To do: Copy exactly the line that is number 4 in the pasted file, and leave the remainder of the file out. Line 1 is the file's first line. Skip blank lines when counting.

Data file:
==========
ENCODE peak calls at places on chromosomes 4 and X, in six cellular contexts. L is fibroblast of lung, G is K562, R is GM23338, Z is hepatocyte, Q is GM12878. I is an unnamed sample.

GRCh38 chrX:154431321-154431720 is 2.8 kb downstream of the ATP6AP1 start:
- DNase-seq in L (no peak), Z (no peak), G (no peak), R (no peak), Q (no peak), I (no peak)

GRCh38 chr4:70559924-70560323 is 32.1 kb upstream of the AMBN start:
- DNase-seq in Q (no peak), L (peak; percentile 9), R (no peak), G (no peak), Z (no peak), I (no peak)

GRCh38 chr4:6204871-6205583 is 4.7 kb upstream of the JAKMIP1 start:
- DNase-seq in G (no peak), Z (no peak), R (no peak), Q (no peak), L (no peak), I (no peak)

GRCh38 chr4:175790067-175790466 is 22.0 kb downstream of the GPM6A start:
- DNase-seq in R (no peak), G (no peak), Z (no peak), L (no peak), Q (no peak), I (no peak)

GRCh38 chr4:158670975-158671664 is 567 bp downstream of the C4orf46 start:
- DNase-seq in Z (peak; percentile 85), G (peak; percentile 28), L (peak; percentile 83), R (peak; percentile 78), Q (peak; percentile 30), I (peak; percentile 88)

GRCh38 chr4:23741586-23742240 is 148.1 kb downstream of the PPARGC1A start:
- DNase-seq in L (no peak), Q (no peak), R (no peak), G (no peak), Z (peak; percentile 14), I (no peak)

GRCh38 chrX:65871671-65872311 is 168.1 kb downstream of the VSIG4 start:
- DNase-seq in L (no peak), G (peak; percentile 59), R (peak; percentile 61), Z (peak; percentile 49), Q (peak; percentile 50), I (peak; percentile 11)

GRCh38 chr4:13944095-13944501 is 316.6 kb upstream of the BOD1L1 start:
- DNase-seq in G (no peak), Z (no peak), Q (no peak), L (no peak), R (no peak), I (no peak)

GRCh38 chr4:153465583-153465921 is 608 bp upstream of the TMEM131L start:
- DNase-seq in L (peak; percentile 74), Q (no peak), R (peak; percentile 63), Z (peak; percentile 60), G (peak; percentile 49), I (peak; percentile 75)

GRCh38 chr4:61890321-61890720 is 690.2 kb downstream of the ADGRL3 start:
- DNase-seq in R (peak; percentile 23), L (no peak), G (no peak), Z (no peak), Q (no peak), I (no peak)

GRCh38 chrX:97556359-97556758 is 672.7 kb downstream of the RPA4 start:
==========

GRCh38 chr4:70559924-70560323 is 32.1 kb upstream of the AMBN start: